How Does Phosphatidylserine Support Brain Function?
A Look At The Latest Scientific Literature
We have written about phosphatidylserine at great length on this site. We’ve mentioned it in countless product reviews, and it features in our list of the best ingredients regularly found in natural nootropic supplements. But we’ve never produced a detailed, comprehensive article on phosphatidylserine.
We’ve never gone in-depth; we’ve explained how it works, sure, but we often only give a rough outline of what it can do, and we focus on its primary function. In the past all mentions of phosphatidylserine will cite one, perhaps two papers at most in support.
Well, it’s about time that changed.
Below you will find a thorough explanation of what phosphatidylserine is, what it does for brain function, and how it works. We’ll look at the main risks involved with phosphatidylserine supplementation, and whether it is suitable for long-term use. In the end, we’ll take an impartial look at all of these factors and tell you whether we think phosphatidylserine is worth adding to your regular nootropic supplement regimen.
What Is Phosphatidylserine?
Often abbreviated to simply PS, phosphatidylserine is a glycerophospholipid, but we will just refer to it as a phospholipid for our purposes here.
A phospholipid is just a lipid (fat) usually consisting of a hydrophobic head fatty acid, and two hydrophobic tail fatty acids.
Phospholipids are highly prevalent in the cell membranes of both plants and animals – their hydrophobic nature makes them ideal for this function.
Phosphatidylserine’s structure differs slightly between plants and animals, but it is essentially the same molecule.
It is found in higher or lower concentrations in different foods. The most potent dietary sources of PS for most people are mackerel and herring. The former gives you 480mg per 100g. The only animal tissue that contains more is cow brain, which few people are particularly keen to eat.
There are lots of plant sources of PS, however. White beans contain over 100mg per 100g. Despite what people tell you, that is way more than what you will get from most animal tissue.
A common source of phosphatidylserine is soy lecithin. But this is actually phosphatidylcholine from which commercial-grade PS is synthesized. As such, it doesn’t classify as a natural dietary source. Soy beans are actually a poor source of phosphatidylserine.
What Does Phosphatidylserine Do?
Like all phospholipids, phosphatidylserine is an absolutely vital structural component of cell membranes.
Most interestingly from our point of view, it is found in enormous quantities in your brain cell membranes.
For us, this alone counts as a significant cognitive function.
Without phosphatidylserine, your brain cell membranes couldn’t even form. It is absolutely necessary for the formation of new, and proper maintenance of existing, brain tissue. As your brain function is intimately tied to the physical architecture of your brain, then phosphatidylserine clearly has an incredible and direct influence over cognition.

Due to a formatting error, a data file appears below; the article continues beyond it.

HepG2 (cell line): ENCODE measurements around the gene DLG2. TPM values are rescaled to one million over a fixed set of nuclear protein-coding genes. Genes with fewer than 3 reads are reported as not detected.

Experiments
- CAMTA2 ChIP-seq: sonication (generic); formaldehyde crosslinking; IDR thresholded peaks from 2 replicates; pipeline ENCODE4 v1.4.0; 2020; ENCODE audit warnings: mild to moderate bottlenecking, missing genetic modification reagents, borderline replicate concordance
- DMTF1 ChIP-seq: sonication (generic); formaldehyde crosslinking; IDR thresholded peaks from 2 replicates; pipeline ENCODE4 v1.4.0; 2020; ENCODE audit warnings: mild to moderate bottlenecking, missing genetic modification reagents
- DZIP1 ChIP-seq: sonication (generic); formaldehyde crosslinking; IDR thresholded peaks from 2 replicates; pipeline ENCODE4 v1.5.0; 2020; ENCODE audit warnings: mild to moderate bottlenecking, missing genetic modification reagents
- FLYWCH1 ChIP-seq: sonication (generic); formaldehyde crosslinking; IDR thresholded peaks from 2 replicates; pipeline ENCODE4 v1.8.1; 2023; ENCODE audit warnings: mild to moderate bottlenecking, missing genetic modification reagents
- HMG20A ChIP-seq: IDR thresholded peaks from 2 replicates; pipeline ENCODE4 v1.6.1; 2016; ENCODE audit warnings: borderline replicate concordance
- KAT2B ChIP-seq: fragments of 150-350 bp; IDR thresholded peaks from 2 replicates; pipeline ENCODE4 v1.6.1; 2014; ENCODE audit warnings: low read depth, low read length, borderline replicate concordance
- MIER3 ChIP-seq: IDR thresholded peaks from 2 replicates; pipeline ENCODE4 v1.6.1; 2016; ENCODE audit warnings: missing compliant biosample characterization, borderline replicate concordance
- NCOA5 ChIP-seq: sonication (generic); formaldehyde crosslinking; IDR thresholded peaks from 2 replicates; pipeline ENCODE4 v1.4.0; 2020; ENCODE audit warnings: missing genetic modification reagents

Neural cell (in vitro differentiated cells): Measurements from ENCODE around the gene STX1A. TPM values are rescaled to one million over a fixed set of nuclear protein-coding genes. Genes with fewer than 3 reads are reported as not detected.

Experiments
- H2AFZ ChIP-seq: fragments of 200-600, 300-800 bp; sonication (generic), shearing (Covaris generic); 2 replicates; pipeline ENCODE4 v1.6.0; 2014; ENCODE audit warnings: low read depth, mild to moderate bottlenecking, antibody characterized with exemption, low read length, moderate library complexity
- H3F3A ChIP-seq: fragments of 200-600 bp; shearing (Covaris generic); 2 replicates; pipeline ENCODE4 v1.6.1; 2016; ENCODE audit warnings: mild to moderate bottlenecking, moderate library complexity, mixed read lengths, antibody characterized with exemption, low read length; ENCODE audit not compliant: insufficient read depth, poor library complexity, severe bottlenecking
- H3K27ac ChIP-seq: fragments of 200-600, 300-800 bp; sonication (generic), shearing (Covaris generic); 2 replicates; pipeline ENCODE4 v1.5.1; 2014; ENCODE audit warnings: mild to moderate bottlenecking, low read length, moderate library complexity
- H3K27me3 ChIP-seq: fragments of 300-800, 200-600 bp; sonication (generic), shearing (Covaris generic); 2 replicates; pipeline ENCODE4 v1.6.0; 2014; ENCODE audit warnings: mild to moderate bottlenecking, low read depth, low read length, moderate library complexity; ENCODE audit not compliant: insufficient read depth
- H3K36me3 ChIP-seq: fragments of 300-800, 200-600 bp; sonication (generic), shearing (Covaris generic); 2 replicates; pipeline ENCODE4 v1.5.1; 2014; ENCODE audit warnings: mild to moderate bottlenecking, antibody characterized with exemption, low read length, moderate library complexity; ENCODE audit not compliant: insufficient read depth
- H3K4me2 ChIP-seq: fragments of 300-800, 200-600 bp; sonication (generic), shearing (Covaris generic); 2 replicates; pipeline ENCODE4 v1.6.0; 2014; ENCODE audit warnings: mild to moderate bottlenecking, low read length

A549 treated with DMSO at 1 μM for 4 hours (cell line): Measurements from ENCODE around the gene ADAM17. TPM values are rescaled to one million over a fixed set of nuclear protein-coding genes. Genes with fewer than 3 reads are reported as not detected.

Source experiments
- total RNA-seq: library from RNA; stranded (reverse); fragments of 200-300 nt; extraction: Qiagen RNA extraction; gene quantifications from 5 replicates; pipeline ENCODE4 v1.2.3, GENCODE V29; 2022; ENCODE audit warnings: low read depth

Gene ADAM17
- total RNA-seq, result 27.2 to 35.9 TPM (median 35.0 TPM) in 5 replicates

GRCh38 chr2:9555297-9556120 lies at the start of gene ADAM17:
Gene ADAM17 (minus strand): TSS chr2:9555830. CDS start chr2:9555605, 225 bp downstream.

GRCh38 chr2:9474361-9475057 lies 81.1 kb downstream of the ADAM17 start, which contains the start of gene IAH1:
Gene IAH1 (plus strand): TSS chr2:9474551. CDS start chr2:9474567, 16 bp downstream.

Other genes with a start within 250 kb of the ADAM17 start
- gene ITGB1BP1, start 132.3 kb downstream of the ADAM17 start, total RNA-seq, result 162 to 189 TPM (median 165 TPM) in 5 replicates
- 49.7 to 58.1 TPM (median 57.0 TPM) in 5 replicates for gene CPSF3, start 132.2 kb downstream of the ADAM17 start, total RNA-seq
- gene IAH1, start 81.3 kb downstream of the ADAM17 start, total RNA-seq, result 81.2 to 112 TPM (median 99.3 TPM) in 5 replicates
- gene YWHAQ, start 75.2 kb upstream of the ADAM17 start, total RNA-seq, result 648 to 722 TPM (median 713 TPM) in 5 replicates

This is a well known function of phosphatidylserine. Once you learn that it is a major part of your brain cell membranes, then it is easy to figure out how important it is for brain health and cognitive function.
But phosphatidylserine has other functions that are just as crucial, if not more crucial. They are just less well known.
Phosphatidylserine is heavily involved in apoptosis – the process of programmed cell death.
Apoptosis is essentially healthy cellular suicide. You need your older cells to die for new ones to be formed. Ensuring that your cells are performing apoptosis at a proper, healthy rate and at the right time is crucial for your health, longevity, and performance.
In a normal, healthy, functioning cell, phosphatidylserine faces the inside of the cell. It is held there by an enzyme called flippase.
However, when the cell needs to undergo apoptosis, the enzyme ceases to function.
This frees up phosphatidylserine. It will move from the inside of the cell to be outward facing. When the phosphatidylserine molecules reach the surface of the membrane, they serve as a signal to your immune cells. Macrophages recognize the phosphatidylserine molecules and immediately begin to engulf the cell.
Phosphatidylserine therefore acts as the signal to your immune cells to kill off a cell that is no longer functioning healthily.
That is absolutely incredible.
We cannot understate the potential power of optimizing your cellular signalling.
Cell death may sound like a bad thing, but it is imperative for every bodily function. You need to clear out the old to make way for the new.
Phosphotidylserine is the signal that keeps your brain cells turning over at a healthy rate.
Without phosphatidylserine, or without sufficient phosphatidylserine, then you will not be able to destroy unhealthy cells at a rate that is conducive to optimal cognitive function. This hinders your ability to create new brain cells too, which has an enormous impact on your cognitive performance over the long term, not to mention your brain health.
Once PS has gotten rid of the old cell, it then makes a huge contribution to the new one in the form of a shiny new cell membrane!